: What do you like best about teaching? What do you like least?
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A: For me, teaching is an incredibly rewarding career! It offers unlimited possibilities to influence generations of students, imparting to them the excitement of learning, the passion of discovery, and the magic of an inquisitive mind. I believe that teaching is both a science and an art. It is also a way of making a difference in the lives of others. It is the shaping of minds and the shaping of futures.
What I like least would probably be the fact that I have a limited amount of time to work with my students. I have only 180 school days and seven- and-a-half hours in each of those days to share with them all the wonderful things they can learn. While I can't change the time I have available, I can change students' lives. I can't think of anything more exciting.
Don't select controversial topics for your response. You won't know where the interviewer stands on those topics, and you don't want to upset him or her early in the interview. Select topics that are non-controversial or non-confrontational.
: What skills or abilities do you still need to develop?
A: I'd like to continue working on my DI skills. I know the power of
differentiated instruction and was able to put it into practice during my student teaching experience. But I also know that it's not one of those skills a teacher learns overnight. While I had a great experience with Mrs. Walker, I'd like to talk with other teachers to see what else I can do to refine and solidify my DI skills for use in my own classroom.
If asked this question, don't select something that is obscure or theoretical ("I'd like to be better at teaching the schwa sound."). Select a skill that many teachers wrestle with and indicate that you consider this to be a long-term process—one that will demand both time and effort. Be clear that you are willing to invest that time and effort over the long term.
: What three adjectives would you use to describe yourself?
A: The three I would select would be "passionate," "inquisitive," and "flexible." "Passionate" because I believe good teachers have a love for children and a passion for the subjects they teach and I certainly have a passion for history. "Inquisitive" because I believe effective teachers continuously ask questions, looking for new explanations and answers. In so doing they serve as positive role models for their students, helping them ask their own questions for exploration. And "flexible" because I'm always willing to modify, bend, and adjust—never letting the little things, or the inevitable interruptions, get me down. This, I believe, gives me and my students incredible opportunities to succeed.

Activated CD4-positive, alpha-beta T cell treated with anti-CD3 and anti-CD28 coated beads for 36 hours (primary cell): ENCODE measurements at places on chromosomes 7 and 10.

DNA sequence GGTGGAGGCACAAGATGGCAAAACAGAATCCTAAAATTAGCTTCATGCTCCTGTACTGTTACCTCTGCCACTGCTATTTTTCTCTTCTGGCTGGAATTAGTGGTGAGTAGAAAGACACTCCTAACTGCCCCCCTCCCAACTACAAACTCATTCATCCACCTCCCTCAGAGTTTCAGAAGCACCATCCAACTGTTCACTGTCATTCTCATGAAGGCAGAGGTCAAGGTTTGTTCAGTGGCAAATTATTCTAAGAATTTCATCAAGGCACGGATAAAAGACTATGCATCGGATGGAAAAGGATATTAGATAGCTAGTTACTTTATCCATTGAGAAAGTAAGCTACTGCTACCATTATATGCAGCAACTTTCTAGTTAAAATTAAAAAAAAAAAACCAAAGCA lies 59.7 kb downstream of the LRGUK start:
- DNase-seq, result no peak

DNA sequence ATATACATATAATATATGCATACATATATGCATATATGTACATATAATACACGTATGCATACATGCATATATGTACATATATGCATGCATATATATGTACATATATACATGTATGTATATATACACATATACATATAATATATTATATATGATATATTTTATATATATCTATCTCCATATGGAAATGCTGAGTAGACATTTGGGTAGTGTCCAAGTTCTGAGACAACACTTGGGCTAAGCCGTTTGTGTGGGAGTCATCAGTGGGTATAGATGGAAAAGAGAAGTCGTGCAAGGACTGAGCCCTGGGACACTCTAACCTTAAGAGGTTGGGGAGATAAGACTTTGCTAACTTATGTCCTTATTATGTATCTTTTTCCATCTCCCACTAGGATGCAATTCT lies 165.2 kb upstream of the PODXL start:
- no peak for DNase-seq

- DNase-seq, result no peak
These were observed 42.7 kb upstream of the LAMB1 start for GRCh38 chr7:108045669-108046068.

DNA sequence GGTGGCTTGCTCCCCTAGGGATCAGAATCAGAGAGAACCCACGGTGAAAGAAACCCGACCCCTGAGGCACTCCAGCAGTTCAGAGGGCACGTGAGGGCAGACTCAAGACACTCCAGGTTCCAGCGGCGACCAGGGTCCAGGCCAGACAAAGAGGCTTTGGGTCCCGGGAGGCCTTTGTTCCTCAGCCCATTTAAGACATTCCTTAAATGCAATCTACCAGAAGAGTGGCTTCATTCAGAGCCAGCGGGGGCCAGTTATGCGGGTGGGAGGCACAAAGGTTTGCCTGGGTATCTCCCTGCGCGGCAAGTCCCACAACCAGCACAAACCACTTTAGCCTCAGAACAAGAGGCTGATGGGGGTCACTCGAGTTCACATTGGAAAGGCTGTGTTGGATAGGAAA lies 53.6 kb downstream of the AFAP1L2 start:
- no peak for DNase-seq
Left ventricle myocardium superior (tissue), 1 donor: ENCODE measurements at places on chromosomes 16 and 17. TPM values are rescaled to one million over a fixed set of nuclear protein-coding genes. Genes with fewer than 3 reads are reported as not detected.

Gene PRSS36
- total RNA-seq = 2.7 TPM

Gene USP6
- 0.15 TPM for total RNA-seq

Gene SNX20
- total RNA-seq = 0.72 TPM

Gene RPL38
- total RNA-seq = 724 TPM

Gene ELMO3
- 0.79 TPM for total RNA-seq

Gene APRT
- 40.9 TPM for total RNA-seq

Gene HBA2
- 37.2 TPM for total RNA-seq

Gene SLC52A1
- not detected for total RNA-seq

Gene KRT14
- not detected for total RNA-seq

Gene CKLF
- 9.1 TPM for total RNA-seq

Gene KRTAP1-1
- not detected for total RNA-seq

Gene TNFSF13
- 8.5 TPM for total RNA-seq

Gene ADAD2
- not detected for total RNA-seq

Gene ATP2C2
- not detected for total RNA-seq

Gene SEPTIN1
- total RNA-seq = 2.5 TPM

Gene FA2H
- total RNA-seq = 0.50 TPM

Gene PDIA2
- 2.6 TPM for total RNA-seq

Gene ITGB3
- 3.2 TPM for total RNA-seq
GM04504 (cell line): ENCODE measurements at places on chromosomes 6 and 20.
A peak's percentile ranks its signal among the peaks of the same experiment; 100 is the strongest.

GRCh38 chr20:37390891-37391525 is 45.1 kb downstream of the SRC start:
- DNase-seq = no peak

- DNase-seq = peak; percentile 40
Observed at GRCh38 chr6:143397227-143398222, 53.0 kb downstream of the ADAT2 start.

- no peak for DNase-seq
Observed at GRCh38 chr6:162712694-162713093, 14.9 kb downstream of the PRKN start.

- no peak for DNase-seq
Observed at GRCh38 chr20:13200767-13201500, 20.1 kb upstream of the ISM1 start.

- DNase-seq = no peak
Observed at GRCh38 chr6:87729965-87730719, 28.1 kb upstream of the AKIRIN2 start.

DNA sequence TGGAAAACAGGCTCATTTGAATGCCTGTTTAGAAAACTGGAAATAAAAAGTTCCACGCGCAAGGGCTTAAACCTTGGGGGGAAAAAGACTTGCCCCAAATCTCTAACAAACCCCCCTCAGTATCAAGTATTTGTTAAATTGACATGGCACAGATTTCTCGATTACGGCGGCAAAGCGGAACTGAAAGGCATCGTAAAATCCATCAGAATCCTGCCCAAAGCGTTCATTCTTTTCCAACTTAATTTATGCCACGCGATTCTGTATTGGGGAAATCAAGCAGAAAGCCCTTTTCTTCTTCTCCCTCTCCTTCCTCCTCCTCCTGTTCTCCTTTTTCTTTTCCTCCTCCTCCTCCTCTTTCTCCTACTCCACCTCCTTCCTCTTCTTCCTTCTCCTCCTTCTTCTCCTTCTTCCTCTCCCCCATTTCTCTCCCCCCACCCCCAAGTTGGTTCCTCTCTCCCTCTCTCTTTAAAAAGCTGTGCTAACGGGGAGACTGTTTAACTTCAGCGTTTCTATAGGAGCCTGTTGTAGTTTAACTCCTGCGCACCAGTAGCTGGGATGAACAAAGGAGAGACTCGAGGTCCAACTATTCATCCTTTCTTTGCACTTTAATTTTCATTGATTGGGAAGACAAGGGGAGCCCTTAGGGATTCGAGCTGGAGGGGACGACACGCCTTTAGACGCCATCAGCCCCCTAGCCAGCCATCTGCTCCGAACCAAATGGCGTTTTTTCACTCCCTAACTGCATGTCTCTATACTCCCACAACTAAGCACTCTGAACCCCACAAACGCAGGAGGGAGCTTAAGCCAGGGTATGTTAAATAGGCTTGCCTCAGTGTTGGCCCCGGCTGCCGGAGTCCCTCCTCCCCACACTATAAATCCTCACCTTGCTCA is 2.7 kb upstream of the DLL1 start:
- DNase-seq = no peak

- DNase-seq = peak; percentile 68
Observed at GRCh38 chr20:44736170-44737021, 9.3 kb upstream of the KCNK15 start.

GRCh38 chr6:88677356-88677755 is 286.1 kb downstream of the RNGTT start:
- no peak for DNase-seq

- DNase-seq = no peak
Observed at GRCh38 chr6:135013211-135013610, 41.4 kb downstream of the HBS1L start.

Show that you have the basic attributes of an outstanding teacher. While you may consider yourself to be an outstanding foosball player or the next great "American Idol" candidate, I'm sure you will agree that the interviewer would have a difficult time seeing the relevance of these descriptors to life in the classroom.
One of the classic mistakes many candidates make is that they don't listen to the question. They are so anxious that they often begin answering the question before it's been fully asked. Slow down.. .listen.. .think! Then answer.
: What three things really make you angry?
A: I get angry when a lesson doesn't go as well as it should. I put a lot of time and effort into each lesson, and I hold high expectations, not only for my students but myself as well. I also get angry with myself when my enthusiasm for a science lesson isn't there. I know that classroom teachers need to be good role models for their students, and one of the best ways to demonstrate that is through my own enthusiasm for learning. But, sometimes, with science, it just isn't there, and I know that's not fair for the kids. Science was never one of my favorite subjects in school, and I have to work at making it always exciting for my students. And, finally, I get angry when we run out of time. Sometimes my students and I are really getting into a lesson—they are working hard on some hands-on, minds-on activities in social studies, for example, and we see that it's almost time to get ready for the buses. I sometimes wish I had another hour or two in the school day in order to get everything in.
This is a terrific question, and your response will say a lot about who you are as a person. Don't ever make the mistake of blaming anyone else for your anger. Don't blame kids, colleagues, administrators, former professors, your cat, your parents, or your friends. The key is to take full and complete responsibility for your actions and for your anger. Make sure the things that anger you are school-related and that they are within your control to change.